10.12.3. Using @snapshot_volreg

@snapshot_volreg is an useful program for quickly evaluating alignment between two datasets, for example between a subject’s anatomical and an EPI volume, or between an anatomical and a standard space template. This program creates an edge-ified overlay of one data on the underlayed other, allowing for quick checks of the similarity of major brain features.

The output is a \(3\times3\) montage: one row each of axial, coronal and sagittal slices.

NOTE: when evaluating goodness of alignment, you want to see how well the edges of structures and features line up. You will also see additional information such as the FOV coverage of your data set and possibly useful things like how well skull-stripping was done. To some data sets more deeply, you may want to follow-up by looking at them interactively in the AFNI GUI.

Examples

Syntax: The application of this program is really pretty straightforward: provide the ulay volume name, the olay volume name, and then possibly a prefix for the output JPG file.

The examples presented here use publicly available data, distributed as part of the freely downloadable AFNI Bootcamp demo sets (see here). Specifically, these commands refer to files in the AFNI_data6/FT_analysis/FT/ directory, and then datasets created from that subject’s data using the class afni_proc.py example. Therefore, for most of the examples here, you will have wanted to run the following in order to follow along at home:

cd ~/AFNI_data6/FT_analysis/
tcsh s05.ap.uber

After that, there will be a subdirectory of afni_proc.py results created called FT.results/, and unless otherwise stated the example commands here are run within that directory (AFNI_data6/FT_analysis/FT.results/).

Note

In this example Bootcamp script, only linear affine alignment is performed to standard space. In real analyses, we typically recommend using nonlinear warping, but that takes too long for the script to run within the Bootcamp class lecture time. Therefore, one might expect pretty good, but not excellent, alignment between the subject volumes and the standard space template here.

But the point of these examples is viewing the data, indeed to find out such things, so we aren’t really bothered by that here.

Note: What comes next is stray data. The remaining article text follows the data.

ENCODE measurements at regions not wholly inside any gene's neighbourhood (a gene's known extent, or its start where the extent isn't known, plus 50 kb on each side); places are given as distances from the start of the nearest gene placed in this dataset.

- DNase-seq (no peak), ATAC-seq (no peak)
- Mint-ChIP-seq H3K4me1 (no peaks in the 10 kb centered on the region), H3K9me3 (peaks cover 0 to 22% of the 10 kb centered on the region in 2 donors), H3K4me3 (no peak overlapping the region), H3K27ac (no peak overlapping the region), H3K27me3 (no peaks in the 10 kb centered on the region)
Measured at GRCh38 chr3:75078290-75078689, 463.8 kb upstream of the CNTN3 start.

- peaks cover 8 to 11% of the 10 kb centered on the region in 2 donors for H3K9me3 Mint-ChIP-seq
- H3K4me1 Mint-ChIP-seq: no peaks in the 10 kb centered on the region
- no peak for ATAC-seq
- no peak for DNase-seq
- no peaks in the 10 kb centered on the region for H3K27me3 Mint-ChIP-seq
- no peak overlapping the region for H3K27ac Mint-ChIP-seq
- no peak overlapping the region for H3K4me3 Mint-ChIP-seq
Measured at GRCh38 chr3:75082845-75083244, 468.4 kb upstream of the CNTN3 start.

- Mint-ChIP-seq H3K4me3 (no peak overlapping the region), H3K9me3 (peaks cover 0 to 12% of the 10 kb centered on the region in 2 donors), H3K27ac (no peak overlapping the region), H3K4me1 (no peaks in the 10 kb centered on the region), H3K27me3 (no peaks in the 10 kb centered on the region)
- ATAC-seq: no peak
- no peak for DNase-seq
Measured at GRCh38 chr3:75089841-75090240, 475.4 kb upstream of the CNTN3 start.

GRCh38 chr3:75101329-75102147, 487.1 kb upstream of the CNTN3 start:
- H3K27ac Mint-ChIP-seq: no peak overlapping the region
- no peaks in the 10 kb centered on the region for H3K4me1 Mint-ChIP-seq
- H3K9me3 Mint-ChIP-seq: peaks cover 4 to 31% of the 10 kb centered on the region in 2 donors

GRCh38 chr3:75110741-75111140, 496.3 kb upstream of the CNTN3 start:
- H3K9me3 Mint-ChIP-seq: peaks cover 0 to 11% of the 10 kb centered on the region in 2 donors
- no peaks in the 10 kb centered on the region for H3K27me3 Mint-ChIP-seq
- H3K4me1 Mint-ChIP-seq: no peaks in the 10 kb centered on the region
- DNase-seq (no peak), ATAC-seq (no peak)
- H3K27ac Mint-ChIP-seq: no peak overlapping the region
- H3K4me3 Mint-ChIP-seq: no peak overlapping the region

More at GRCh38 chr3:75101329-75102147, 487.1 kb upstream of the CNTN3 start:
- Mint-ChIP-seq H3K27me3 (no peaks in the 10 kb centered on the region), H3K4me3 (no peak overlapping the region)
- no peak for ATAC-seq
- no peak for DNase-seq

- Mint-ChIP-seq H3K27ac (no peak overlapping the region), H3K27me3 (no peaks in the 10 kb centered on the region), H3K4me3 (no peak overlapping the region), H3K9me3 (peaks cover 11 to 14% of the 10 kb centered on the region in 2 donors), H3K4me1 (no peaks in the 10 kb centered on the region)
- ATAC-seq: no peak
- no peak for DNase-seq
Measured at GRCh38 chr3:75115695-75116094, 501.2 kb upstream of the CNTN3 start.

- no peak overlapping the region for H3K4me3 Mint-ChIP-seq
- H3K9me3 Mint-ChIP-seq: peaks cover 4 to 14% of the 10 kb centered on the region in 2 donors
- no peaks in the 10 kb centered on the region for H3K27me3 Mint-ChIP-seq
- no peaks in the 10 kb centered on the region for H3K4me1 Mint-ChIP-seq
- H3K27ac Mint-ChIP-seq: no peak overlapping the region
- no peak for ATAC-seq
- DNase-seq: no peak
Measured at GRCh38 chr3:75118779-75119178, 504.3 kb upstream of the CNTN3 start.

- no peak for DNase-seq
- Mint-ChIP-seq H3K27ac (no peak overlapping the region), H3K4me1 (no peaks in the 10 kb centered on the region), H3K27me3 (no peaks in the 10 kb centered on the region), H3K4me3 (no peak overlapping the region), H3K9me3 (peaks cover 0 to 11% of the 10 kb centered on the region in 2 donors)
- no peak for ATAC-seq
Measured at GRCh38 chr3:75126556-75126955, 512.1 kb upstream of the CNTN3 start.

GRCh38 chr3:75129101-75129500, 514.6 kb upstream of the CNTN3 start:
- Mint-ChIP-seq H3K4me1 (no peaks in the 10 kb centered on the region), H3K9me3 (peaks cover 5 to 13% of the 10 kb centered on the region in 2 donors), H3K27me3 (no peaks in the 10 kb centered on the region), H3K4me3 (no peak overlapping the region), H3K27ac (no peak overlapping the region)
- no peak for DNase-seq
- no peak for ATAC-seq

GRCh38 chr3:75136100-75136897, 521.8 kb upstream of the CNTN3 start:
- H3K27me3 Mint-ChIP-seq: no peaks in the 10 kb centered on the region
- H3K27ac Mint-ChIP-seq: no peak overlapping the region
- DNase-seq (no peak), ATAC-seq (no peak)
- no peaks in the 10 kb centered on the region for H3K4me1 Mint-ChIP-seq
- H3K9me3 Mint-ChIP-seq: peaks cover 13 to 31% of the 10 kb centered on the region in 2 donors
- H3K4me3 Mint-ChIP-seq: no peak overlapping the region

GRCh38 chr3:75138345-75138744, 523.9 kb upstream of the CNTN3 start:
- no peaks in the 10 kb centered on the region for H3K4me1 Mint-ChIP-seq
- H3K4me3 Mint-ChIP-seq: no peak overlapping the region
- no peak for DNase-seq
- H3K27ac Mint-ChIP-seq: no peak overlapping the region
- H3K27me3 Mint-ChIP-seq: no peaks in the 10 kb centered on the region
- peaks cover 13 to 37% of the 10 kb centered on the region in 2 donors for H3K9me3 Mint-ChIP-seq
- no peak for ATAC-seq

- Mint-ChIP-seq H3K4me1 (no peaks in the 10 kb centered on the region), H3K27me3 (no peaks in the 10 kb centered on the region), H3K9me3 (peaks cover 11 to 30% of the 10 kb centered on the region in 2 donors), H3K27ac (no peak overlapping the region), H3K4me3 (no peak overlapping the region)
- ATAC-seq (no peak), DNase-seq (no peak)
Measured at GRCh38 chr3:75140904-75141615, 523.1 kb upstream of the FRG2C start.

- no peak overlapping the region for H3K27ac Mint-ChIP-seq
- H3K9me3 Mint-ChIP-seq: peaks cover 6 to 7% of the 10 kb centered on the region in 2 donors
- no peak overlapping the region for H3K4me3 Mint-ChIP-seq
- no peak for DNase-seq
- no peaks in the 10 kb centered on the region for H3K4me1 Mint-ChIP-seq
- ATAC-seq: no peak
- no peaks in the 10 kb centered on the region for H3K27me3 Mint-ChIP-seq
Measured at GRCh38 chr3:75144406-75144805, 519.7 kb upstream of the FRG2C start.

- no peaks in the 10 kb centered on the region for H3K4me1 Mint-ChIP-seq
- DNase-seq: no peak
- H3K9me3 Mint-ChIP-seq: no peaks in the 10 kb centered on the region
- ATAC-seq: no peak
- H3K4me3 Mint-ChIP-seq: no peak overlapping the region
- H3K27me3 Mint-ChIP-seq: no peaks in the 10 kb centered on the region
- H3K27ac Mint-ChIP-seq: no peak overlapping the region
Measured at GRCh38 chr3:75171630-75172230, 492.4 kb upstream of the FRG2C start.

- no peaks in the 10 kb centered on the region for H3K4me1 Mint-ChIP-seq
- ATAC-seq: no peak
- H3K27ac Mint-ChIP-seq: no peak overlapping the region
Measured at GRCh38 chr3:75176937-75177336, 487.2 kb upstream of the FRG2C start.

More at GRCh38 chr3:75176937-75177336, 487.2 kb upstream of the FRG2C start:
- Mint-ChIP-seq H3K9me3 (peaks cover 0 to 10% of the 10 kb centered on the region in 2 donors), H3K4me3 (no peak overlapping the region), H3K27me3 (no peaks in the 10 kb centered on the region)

Ex. 0: Anatomical + EPI alignment (in final template space)

A display of how the anatomical and an EPI volume overlay after alignment. The dsets are shown after their warping to standard space.

The anatomical is the underlay (setting the grid resolution), and the olay is “edge-ified”.

- show code y/n -
@snapshot_volreg                           \
    anat_final.FT+tlrc.                    \
    final_epi_vr_base_min_outlier+tlrc.    \
    svr_final_anat_epi

Example 0: anat (ulay) and EPI, in template space

../../_images/svr_final_anat_epi.jpg

Question: Why is there an area of color in the leftmost axial view?
(Likely) Answer: Well, the edge of the FOV of that EPI data set happens to fall mainly in that slice place of the anat after alignment, so we see a lot of its boundary layer here. This interpretation holds with seeing where the lowest olay edges occur in the sagittal+coronal slices.
Question: Why are there color lines outside the brain?
(Likely) Answer: The EPI was not skullstripped, just automasked for visualization purposes; that process is approximate, and we might expect some stuff to appear still outside the brain, such as in the medial-sagittal slices where the sagittal sinus (hard to remove algorithmically!) might not have been removed, and/or around other boundary points.

Ex. 1: Anatomical + EPI alignment (in intermediate EPI space)

The same datasets as the preceding example, but with the volumes shown in the EPI space (as calculated by align_epi_anat.py in an intermediate step in the “align” block). Just a bit of a different perspective.

- show code y/n -
@snapshot_volreg                            \
    FT_anat_al_junk+orig                    \
    vr_base_min_outlier+orig.               \
    svr_a2e_anat_epi

Example 1: anat (ulay) and EPI, in EPI space

../../_images/svr_a2e_anat_epi.jpg